Has your surgery department lost business to ASCs?

3 strategies thriving ORs are using to win back case volume

The following content is sponsored by Surgical Directions.

Recent research from Health Care Management Review confirms what hospital executives have known for years. Hospitals in markets with many ambulatory surgery centers have disturbingly high exit rates.

When surgeons migrate cases to ASCs, hospital net income is in danger. Executives and trustees often don't know how to respond. How can hospital ORs compete with surgeon-owned ASCs?

The key is to understand the surgeon point of view. Surgeons today are struggling with lower personal case volumes, lower payment and lower income. Most are spending more time in the office to generate cases. All surgeons are subject to higher quality requirements.

Simply put, ORs that help surgeons overcome these problems are able to win significant case volume back from ASCs. These ORs not only hold their own against smaller centers, they are often able to drive ASC volume down to the point of forcing competitors to exit. To transform your OR into a competitive surgical services provider, focus on three core strategies:

1. Help surgeons be more productive
ASCs excel at treating surgeons like customers. Surgeons are able to access the scheduled easily, start surgeries promptly and end their day on time. To compete, hospital ORs must provide the same level of efficiency and service. Here's how:

Make scheduling easier. In most hospital ORs, the block time system is poorly designed. Short blocks and lax rules create large, un-fillable gaps in the schedule. Surgeons have a hard time scheduling cases even though utilization is low. To fix this problem, set a minimum block length of eight hours and require physicians to maintain 75 percent utilization. Hospitals that strengthen block rules are able to provide more surgeons with "premium access" to OR time.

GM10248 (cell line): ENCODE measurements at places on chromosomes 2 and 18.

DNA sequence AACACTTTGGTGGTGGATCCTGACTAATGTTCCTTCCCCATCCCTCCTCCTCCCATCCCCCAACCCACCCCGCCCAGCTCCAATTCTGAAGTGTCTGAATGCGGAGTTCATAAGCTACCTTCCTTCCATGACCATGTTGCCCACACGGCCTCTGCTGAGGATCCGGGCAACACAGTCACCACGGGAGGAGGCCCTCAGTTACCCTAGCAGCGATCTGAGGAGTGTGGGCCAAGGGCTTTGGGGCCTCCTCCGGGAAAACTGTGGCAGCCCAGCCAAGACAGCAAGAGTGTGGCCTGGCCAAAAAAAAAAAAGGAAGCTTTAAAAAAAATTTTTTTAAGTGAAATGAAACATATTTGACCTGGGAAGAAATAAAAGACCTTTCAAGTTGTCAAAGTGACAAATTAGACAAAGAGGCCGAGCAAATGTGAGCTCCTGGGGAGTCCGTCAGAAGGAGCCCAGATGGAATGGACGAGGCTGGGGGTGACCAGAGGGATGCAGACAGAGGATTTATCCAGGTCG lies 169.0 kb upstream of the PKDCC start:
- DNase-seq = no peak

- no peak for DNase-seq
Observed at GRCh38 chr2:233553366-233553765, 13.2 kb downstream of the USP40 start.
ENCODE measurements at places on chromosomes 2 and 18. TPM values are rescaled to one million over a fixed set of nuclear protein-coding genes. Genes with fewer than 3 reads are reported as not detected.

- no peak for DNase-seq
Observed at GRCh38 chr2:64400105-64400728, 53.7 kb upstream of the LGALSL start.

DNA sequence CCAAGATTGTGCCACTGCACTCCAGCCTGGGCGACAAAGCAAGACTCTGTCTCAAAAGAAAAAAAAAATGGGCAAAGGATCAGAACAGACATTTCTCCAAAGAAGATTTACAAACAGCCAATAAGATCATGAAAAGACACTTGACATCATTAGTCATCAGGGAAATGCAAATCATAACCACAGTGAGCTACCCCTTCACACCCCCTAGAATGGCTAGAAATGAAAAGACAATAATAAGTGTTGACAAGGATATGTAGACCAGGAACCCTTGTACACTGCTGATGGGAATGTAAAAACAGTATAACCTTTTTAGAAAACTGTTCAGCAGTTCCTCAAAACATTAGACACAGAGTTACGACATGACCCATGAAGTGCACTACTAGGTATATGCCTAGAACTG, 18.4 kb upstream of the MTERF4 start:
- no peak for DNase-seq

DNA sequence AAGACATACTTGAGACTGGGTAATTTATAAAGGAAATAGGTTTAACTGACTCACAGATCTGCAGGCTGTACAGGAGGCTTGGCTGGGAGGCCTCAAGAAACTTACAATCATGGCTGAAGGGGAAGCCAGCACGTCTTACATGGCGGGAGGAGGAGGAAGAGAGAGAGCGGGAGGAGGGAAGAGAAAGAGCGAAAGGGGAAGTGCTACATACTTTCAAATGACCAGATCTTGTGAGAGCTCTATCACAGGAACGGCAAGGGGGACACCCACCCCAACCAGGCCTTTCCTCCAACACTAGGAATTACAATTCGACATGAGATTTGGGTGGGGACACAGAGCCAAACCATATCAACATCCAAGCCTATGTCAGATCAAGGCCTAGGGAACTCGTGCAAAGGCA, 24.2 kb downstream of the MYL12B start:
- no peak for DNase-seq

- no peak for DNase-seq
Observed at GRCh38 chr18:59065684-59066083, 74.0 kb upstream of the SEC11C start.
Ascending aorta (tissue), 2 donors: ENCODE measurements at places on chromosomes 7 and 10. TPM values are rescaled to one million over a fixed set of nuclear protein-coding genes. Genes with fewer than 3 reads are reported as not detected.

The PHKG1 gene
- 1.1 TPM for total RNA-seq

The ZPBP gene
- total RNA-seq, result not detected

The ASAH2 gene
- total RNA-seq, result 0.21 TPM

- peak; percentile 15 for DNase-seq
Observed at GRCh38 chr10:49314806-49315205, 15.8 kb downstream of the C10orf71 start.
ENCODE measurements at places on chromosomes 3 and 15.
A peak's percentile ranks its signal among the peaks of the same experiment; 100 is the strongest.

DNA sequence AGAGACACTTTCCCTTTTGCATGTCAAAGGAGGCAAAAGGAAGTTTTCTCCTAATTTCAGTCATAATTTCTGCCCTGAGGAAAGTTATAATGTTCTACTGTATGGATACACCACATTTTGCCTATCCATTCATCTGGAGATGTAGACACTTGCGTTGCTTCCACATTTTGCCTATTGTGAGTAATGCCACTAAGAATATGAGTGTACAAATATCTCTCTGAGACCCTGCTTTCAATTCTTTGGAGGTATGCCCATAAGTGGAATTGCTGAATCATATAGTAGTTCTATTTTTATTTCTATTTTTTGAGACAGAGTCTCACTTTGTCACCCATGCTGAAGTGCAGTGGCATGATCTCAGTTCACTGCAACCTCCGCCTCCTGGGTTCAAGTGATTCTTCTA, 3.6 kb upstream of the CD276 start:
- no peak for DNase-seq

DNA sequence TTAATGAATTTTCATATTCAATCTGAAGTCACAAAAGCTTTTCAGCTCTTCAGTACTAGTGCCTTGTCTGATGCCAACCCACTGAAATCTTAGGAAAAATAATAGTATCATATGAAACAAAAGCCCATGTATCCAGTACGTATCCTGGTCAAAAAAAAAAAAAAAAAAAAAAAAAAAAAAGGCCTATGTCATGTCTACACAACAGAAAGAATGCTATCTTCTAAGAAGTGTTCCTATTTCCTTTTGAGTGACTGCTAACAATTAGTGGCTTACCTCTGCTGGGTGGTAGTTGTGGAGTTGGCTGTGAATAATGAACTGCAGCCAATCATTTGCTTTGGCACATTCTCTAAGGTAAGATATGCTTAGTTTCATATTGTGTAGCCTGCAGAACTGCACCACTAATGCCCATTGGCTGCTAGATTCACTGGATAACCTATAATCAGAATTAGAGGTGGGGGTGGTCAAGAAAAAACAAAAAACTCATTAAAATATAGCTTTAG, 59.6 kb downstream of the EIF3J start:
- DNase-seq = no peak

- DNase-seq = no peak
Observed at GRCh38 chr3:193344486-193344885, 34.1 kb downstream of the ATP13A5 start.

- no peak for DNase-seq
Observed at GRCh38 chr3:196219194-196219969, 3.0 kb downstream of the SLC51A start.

Help surgeons optimize patients for surgery. Surgeons devote significant time and resources to preparing patients for surgery and coordinating clearances. Leading hospitals have created protocol-driven preadmission testing departments that assume responsibility for patient preparation. Enhancing your PAT processes will save surgeons time and give them greater assurance of a good outcome. Surgeons respond by bringing more cases to your OR.

Get surgeons in and out quickly. Delays and cancellations are frustrating for surgeons. Enhancing your PAT process will reduce late starts and canceled cases by ensuring patients are ready for their procedure. In addition, several innovative ORs have instituted a daily huddle — a brief afternoon meeting involving anesthesia, nursing and other stakeholders. Participants examine upcoming cases, verify patient clearance and resolve any problems that could disrupt surgeons' schedules.

Speed up turnover. Long gaps between cases are a major source of surgeon dissatisfaction. Typically, the problem is that OR staff take a slow "step-after-step" approach to breakdown and setup. Hospital ORs can often match ASC turnover efficiency by replacing sequential steps with parallel processes. Dedicated turnover teams can streamline processes even more. In addition, enhance anesthesia service standards and nursing incentives to encourage workday efficiency.

These operational improvements have many collateral benefits. Improving quality through better PAT will boost your OR in the eyes of primary care physicians, leading to more referrals. And block time utilization standards discourage surgeons from taking all their profitable cases to ASCs, creating a better payer mix.

2. Help surgeons fulfill their aspirations